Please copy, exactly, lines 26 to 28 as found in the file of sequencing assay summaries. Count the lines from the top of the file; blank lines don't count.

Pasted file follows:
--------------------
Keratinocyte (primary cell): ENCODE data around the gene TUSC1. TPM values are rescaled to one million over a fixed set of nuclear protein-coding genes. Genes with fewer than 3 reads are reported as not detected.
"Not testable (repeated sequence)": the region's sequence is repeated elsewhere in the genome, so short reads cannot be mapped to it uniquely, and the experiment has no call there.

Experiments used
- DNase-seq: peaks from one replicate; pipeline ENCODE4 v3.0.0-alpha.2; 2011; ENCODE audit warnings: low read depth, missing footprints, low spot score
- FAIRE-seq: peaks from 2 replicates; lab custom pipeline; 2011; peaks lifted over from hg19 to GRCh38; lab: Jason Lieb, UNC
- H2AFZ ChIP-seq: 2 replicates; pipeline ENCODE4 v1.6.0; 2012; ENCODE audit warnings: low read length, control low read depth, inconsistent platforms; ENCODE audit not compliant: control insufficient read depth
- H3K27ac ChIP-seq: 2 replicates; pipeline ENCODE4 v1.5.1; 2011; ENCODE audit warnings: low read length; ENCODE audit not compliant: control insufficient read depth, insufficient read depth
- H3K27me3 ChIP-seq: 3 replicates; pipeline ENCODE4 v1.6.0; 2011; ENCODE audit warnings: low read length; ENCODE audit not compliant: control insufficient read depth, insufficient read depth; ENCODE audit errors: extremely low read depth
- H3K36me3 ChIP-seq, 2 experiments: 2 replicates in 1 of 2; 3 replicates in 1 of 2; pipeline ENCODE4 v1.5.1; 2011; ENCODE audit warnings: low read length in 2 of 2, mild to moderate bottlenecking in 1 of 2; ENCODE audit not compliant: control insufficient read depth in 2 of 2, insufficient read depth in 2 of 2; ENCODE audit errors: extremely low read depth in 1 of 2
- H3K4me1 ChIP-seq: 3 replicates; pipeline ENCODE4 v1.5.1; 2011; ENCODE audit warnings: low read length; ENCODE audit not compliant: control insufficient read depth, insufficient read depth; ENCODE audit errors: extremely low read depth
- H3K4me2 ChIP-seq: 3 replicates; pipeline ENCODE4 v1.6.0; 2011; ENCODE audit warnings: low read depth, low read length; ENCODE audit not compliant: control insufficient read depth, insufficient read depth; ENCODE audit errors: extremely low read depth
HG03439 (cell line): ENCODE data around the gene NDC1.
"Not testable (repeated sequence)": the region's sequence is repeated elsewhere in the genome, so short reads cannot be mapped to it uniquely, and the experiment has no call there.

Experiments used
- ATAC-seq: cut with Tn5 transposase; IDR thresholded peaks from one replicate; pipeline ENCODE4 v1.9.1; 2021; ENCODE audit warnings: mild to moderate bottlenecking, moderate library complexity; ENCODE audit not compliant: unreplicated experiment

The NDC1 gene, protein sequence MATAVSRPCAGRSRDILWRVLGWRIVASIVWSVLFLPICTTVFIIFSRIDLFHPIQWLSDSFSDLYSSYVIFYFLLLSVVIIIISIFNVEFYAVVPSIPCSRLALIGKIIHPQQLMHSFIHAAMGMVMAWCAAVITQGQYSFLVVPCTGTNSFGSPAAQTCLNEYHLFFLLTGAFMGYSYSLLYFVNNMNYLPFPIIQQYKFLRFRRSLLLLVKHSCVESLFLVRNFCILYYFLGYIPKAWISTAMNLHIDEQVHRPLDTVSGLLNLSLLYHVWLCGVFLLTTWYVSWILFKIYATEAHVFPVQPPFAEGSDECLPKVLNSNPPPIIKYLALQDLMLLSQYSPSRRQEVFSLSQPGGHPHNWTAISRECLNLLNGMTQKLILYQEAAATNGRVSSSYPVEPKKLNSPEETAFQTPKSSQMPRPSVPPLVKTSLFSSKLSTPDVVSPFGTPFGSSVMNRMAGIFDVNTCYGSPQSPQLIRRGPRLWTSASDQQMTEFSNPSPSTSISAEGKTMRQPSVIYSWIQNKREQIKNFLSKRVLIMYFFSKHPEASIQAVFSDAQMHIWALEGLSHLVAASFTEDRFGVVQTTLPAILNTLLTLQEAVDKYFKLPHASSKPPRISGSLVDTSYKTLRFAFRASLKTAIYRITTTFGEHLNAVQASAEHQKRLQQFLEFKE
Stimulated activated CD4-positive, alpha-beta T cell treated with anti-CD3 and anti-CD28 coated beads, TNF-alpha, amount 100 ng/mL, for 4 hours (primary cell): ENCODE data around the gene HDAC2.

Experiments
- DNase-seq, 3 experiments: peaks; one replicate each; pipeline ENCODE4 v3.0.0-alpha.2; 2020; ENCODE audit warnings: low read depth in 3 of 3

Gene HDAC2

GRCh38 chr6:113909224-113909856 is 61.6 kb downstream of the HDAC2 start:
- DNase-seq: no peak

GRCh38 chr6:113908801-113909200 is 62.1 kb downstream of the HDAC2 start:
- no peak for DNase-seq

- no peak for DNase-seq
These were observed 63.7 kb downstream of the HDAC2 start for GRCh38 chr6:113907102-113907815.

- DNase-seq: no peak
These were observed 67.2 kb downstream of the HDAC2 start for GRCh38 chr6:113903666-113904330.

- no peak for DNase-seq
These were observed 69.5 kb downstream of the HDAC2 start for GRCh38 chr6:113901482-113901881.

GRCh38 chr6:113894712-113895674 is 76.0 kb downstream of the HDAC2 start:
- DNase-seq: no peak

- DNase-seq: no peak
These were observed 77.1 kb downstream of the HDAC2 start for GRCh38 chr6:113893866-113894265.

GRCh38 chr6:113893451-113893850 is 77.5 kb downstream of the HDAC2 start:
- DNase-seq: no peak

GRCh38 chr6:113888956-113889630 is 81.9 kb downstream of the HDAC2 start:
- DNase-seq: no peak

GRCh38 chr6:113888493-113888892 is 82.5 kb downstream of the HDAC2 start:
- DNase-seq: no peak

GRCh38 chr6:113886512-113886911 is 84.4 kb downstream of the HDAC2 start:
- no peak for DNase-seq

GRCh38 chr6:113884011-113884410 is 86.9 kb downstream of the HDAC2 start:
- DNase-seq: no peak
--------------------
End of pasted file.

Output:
These were observed 63.7 kb downstream of the HDAC2 start for GRCh38 chr6:113907102-113907815.

- DNase-seq: no peak
These were observed 67.2 kb downstream of the HDAC2 start for GRCh38 chr6:113903666-113904330.